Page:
“A huge advantage the president’s got is, he’s the nominee, he’s the incumbent,” said Ann Herberger, a veteran Republican fund-raiser who worked for Jeb Bush over several campaigns, including his presidential run. The Democrats, Ms. Herberger said, “are in the same boat that we were in 2016 — until their convention, it’s a food fight, it’s every man for himself.”
Trump campaign officials said they received 725,000 individual donations online, with supporters giving an average of $48 — small-donor enthusiasm that was unprecedented in Republican politics, according to a committee official, who noted it was the first time the Republican National Committee attracted a larger share of donations under $200 than the Democratic National Committee.
At the same time, as president, Mr. Trump also has command of the party’s donor base in a way he never did in 2016. The official said the Republican National Committee, which has taken the lead on fund-raising for Mr. Trump’s re-election, overseeing the digital efforts and major donor events, also saw a large uptick in traditional party donors, which increased to more than one-third of the committee’s total fund-raising since the last cycle.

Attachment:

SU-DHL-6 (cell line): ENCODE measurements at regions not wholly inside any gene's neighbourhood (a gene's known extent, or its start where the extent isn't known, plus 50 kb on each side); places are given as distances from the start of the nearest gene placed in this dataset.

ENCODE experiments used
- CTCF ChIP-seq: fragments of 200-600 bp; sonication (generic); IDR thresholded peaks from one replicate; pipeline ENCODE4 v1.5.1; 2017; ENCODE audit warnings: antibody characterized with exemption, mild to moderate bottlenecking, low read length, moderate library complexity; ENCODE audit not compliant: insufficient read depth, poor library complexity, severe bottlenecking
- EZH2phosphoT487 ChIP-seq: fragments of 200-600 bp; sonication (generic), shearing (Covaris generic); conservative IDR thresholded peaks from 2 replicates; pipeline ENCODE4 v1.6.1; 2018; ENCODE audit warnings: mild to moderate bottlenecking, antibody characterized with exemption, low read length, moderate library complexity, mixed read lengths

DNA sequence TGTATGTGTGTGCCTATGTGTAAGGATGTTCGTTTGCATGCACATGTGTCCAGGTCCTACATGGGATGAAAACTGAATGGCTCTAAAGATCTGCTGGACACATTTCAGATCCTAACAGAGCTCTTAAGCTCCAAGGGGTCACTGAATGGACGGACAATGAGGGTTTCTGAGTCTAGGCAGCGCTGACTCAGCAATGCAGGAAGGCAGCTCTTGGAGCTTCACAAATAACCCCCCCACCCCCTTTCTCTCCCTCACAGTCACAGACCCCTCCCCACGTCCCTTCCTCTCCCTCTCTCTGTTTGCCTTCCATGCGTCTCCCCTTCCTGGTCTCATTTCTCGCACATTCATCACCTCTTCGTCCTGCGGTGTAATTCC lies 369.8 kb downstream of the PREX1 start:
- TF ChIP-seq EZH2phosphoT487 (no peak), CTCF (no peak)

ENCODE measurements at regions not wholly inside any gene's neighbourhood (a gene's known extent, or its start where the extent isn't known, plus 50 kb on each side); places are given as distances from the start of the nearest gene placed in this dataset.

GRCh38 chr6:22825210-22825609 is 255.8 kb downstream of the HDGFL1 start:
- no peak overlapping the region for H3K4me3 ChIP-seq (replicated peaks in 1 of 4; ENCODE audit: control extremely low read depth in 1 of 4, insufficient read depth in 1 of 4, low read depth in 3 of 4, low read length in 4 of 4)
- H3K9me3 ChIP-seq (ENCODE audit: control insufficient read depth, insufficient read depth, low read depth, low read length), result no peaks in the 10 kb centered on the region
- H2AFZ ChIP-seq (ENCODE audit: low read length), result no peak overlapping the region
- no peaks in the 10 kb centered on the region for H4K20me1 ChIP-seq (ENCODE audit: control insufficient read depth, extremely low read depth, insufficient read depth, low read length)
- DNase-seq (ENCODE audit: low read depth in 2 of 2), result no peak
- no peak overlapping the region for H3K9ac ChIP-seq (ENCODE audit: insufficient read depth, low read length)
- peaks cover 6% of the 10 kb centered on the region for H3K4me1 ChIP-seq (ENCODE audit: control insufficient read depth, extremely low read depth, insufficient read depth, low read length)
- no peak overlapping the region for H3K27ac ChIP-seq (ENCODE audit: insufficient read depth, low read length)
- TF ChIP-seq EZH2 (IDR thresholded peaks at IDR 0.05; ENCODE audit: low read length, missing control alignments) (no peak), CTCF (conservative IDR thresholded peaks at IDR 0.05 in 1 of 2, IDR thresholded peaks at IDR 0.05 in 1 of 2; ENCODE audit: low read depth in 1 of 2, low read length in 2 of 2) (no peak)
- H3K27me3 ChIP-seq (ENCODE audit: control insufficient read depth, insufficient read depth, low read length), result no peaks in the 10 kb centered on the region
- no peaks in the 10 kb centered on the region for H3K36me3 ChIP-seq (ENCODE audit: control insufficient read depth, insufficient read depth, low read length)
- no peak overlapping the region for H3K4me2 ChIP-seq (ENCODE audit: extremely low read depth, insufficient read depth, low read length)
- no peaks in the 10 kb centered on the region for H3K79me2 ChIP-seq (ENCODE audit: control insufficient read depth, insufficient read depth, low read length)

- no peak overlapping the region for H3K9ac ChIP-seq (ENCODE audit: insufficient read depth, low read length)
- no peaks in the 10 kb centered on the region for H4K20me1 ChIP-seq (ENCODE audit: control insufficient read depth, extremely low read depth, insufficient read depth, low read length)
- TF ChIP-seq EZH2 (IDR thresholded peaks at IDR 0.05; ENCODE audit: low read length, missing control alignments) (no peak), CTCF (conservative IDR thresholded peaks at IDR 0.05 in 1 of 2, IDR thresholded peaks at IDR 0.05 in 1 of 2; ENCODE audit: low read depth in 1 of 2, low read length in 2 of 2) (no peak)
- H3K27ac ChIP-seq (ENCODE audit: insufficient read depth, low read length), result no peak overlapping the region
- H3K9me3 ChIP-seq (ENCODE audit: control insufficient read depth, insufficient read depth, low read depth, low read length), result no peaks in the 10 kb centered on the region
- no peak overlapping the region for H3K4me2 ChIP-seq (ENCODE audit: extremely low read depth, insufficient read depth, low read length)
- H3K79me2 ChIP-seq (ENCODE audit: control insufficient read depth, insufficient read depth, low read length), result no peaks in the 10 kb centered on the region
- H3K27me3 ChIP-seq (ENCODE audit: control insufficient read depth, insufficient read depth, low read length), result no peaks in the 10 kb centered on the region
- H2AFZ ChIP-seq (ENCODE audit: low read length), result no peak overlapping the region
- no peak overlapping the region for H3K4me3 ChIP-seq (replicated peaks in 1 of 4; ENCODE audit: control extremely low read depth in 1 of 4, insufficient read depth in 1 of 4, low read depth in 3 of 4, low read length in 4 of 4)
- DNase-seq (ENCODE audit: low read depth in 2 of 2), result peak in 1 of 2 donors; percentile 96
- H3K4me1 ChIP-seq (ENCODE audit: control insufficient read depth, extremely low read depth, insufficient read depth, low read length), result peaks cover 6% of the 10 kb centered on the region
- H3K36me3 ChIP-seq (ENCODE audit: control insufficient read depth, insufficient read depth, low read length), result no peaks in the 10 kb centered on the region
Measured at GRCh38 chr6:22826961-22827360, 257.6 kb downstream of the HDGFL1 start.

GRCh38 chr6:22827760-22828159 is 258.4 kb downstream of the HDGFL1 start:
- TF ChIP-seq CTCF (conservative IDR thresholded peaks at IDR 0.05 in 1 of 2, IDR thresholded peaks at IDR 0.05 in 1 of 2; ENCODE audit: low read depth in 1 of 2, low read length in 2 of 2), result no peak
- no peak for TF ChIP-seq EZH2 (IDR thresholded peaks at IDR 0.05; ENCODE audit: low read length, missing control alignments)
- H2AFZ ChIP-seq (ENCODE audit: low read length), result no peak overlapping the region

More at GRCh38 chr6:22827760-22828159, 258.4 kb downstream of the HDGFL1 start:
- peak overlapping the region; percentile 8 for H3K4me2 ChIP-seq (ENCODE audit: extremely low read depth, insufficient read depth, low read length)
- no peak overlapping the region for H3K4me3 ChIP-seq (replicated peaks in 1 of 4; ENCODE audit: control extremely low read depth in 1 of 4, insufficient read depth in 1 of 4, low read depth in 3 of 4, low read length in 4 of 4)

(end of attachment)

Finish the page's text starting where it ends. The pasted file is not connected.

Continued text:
The official report on the Mr. Trump’s campaign finances for the quarter, which will include spending, will be filed on July 15 with the Federal Election Commission.
In 2011, during the same period, Mr. Obama’s re-election campaign raised $47 million, and the Democratic National Committee brought in $38 million, Jim Messina, the Obama campaign manager, said at the time. The comparisons are not perfect because a 2014 Supreme Court case and other legal changes allowed candidates and parties to form joint fund-raising committees that can accept single donations of hundreds of thousands of dollars.